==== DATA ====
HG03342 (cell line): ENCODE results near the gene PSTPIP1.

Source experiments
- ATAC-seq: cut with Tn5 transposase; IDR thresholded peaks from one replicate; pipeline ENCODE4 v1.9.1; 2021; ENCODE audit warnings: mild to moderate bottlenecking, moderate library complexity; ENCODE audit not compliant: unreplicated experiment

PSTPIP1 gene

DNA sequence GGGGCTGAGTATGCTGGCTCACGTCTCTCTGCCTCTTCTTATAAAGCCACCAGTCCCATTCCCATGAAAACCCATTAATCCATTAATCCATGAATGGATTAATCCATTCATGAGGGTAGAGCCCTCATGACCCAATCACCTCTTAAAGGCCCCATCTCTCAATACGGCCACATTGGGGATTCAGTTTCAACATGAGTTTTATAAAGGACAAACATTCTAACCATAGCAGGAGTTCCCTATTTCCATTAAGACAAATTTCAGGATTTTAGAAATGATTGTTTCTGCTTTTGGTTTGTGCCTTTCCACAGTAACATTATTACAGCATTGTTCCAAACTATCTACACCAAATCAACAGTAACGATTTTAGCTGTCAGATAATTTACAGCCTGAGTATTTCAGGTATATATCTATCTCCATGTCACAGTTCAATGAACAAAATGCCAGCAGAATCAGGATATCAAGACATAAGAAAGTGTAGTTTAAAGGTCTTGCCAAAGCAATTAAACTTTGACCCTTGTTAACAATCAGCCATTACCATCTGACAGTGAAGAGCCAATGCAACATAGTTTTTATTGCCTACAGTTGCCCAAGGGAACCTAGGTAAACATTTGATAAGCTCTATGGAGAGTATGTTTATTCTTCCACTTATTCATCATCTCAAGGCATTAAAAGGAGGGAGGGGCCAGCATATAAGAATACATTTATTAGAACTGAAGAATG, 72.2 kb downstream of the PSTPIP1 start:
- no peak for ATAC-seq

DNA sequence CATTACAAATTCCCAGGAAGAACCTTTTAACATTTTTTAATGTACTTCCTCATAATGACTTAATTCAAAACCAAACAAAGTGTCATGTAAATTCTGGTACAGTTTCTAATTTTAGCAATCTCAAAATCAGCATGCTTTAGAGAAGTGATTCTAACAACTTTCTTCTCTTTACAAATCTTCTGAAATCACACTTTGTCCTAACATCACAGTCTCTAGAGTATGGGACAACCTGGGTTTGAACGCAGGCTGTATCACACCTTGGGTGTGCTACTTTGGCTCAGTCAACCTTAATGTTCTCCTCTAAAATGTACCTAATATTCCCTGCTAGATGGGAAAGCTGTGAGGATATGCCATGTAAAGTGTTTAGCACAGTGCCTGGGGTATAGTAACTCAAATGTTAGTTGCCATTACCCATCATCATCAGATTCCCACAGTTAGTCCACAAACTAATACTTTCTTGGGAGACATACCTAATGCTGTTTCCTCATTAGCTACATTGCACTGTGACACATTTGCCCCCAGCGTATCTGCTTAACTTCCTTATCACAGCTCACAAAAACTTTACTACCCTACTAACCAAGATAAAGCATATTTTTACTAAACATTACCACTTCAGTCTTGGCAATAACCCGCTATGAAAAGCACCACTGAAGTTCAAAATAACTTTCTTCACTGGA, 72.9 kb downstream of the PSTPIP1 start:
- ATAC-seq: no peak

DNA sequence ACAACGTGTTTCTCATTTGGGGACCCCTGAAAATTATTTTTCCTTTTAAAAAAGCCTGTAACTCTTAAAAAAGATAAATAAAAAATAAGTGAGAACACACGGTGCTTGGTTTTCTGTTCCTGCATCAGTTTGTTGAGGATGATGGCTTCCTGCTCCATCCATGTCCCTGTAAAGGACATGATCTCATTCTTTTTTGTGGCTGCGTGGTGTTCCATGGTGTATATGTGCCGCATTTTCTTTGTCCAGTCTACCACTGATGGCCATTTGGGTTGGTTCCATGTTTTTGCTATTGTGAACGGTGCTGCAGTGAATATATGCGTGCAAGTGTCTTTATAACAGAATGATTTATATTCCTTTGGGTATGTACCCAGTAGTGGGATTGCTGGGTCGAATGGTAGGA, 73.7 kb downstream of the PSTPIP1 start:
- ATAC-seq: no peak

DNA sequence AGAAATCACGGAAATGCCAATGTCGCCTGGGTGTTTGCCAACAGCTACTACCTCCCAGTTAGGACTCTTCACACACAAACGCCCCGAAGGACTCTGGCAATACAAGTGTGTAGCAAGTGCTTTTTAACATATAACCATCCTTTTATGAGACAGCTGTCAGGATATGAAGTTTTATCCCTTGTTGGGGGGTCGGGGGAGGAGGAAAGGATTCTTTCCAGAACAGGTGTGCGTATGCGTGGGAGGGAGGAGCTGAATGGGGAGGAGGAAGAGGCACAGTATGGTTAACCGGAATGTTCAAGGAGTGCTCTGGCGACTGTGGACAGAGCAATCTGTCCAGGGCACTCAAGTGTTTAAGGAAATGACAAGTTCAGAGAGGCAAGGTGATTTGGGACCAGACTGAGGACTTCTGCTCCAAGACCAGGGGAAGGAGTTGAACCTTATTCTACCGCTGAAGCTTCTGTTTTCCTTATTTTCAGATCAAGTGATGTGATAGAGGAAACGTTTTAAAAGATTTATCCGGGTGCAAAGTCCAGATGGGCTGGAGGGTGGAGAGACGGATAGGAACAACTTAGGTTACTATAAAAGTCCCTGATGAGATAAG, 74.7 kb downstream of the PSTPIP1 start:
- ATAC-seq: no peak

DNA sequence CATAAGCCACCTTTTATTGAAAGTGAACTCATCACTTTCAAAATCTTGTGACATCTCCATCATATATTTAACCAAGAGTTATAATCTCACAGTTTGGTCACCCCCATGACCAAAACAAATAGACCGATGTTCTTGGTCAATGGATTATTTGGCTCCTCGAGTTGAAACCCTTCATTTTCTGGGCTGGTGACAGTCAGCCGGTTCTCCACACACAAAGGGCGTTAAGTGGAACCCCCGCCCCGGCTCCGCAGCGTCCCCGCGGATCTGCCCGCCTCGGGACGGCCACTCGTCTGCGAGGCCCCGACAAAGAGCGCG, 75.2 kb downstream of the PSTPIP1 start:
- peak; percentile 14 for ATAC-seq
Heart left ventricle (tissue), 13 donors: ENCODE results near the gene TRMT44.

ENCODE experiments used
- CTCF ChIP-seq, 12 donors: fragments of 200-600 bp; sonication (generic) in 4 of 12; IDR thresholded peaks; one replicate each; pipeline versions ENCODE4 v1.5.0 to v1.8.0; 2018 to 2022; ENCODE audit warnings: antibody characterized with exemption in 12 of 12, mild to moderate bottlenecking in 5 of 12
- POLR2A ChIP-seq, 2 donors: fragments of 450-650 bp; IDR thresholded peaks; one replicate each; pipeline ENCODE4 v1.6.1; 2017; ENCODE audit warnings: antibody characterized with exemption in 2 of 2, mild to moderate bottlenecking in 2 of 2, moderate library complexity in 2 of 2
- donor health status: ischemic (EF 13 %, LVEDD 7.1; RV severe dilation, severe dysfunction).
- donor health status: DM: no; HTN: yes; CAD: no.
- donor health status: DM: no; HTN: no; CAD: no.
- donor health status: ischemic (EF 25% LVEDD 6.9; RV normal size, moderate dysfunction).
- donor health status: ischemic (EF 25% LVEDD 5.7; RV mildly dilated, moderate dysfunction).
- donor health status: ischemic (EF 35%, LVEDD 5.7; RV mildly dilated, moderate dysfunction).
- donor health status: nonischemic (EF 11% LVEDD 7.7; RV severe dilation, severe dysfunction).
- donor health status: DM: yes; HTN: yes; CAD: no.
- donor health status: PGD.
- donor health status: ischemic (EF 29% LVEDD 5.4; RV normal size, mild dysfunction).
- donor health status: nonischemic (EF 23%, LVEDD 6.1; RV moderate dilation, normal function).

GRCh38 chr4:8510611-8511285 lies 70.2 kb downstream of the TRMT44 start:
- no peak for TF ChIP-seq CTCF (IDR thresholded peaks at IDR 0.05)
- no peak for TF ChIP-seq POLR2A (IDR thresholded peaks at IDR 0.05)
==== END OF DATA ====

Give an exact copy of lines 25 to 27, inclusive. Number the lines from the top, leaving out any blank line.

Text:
- donor health status: nonischemic (EF 11% LVEDD 7.7; RV severe dilation, severe dysfunction).
- donor health status: DM: yes; HTN: yes; CAD: no.
- donor health status: PGD.